Andrea Karim's picture

Seriously, who has the time to read the fine print? I'm sure that's very much a part of the process of being financially responsible, but I don't think that I could possibly manage to get through the legalese that accompanies every account I open. In my case, I was trusting that the rep who was opening my account was being honest with me, especially given that I asked for reassurance. That was too much to ask.

But it's different for everyone. Many people hate BofA, but they've always been great to me.

Guest's picture

Dear Andrea,

You don't have to read the fine print. In my experience, just calling and asking the right questions, listening carefully, and clarifying any words or statements that you dont understand is the key.

Here's the fastest way to do it: When your paper work for the card arrives call customer service and ask them to break down the terms and conditions of your accuont.

Ask them what your A.P.R. is, and how it's calculated ('LIBOR' or 'Prime'}. Ask how many points above LIBOR or Prime your account is. Ask is there a grace period for payment and what do they concider the 'default rate'.

Those questions should save you a lot of time and headache.

J.

PS, BOA is the worst bank I've ever dealt with.

Guest's picture
Tim

I've been a customer of WAMU for years and never had a problem. I've transfered payments between accounts, moved money around and never had a problem. I'm surprised yours was such a hassle. But things like this happen on occasion at any bank. If you hadn't closed the account yet, how could they not find it? After the first missed payment why didn't you just send a check? I'm really curious...not being rude.

I think one of your key points is that the credit card is not necessarily linked to your bank account. It's serviced by either Visa or now days - Mastercard.

It probably would have been far simpler to take the money out, send a check for the balance of the credit card, and call it a day. I guess we can all learn from the unfortunate problem your family had.

Sarah Winfrey's picture

Andrea: Totally...I don't think I have the money to keep a lawyer on retainer to explain the fine print to me, either

Tim: To your question, "if you hadn't closed the account yet, how could they not find it?", well, that was part of my point.  There's no reason they shouldn't have been able to find it.

    To your question, "Why didn't you just send a check?" I forgot to mention that we don't have a checkbook for this account, as that was stolen from my husband's car during a recent break-in.  Not WaMu's fault, but not mine, either.  Besides, in the electronic age, electronic transfers ought to work. 

Lynn Truong's picture

my bf just recently had major issues w/getting his bills paid through WAMU bill pay. he scheduled a few payments, they didn't go through, and he was never contacted. no email, no letter in the mail. he found out when he got the overdue notice for the places he thought he paid. not very cool, since one of these bills was his mortgage. i know he was on the phone w/wamu several times before it was finally resolved.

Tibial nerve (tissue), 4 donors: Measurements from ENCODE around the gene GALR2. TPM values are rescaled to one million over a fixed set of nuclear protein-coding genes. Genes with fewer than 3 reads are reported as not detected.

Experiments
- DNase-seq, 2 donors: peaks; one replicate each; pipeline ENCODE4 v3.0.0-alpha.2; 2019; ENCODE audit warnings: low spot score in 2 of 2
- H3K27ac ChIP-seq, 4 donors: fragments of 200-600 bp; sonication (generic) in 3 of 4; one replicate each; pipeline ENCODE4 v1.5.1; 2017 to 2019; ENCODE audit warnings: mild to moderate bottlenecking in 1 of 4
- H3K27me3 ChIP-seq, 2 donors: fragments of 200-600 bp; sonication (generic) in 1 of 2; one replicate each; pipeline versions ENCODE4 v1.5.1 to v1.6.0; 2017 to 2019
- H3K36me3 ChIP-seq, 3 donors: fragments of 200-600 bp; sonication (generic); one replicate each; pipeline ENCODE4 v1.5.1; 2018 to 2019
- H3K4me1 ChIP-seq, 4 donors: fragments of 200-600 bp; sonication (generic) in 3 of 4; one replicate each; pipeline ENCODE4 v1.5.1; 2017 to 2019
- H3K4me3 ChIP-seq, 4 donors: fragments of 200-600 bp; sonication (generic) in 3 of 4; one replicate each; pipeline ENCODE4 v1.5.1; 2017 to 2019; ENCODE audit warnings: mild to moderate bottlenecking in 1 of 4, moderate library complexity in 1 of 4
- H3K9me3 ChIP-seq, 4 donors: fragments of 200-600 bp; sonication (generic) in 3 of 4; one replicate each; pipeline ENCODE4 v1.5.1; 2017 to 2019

Guest's picture
Incredibly Frustrated with WaMu

I have been trying to cancel my PMI with Wamu for over a YEAR. You read that right, a YEAR!!! The incredibly incompetent people that work at Wamu can't quite figure out their process. It's too long of a story to write but the long and short of it is this:
They tell me I don't need an appraisal, I just need to have my mortgage at under 80%. Then, they change their mind because of the state I live in and say that I do infact need an appraisal. But, no one really knows for sure. They have to ask the PMI department, which doesn't have telephones. You can only email them and they can only send out letters. I wonder if they have their employees chained to the desks too. No one knows the answers because no one really knows anything. They just want to keep my extra $45 each month.
They think that I need to use their appraisers to appraise my house. However, when I found a state statute that confirms that I don't need to use their appraiers, but instead can find my own as long as he is certified, they decide that yes, that must be correct. When I call to confirm that information the evening before the appraiser is coming out, they say, no we think that you do need to use our appraisers. But, then the question again is raised if I need an appraisal or not!

When I tell them that I'm sorry I really don't trust you, I need a second opinion (because I get different information every time I call) they get upset! Huh?! So, right now, the story isn't over. I'm now waiting for their "Executive Response Team", who is the highest level of the company, to get an email back from the PMI department telling me the exact information. Well... it takes 1 to 2 business days to get an urgent request for information back. Can you imagine? Don't we live in the techology age where business only survives if it moves at the speed of technology? I can only hope that Wamu's days are limited. They have incredibly aweful customer service, unfair business practices, and processes that even their employees can't explain.

My advice - if Wamu has the lowest rates available - RUN!RUN!RUN! Don't use them as your mortgage company they are terrible!!!!

I can't wait to see what the commissioner has to say!!

Guest's picture
Guest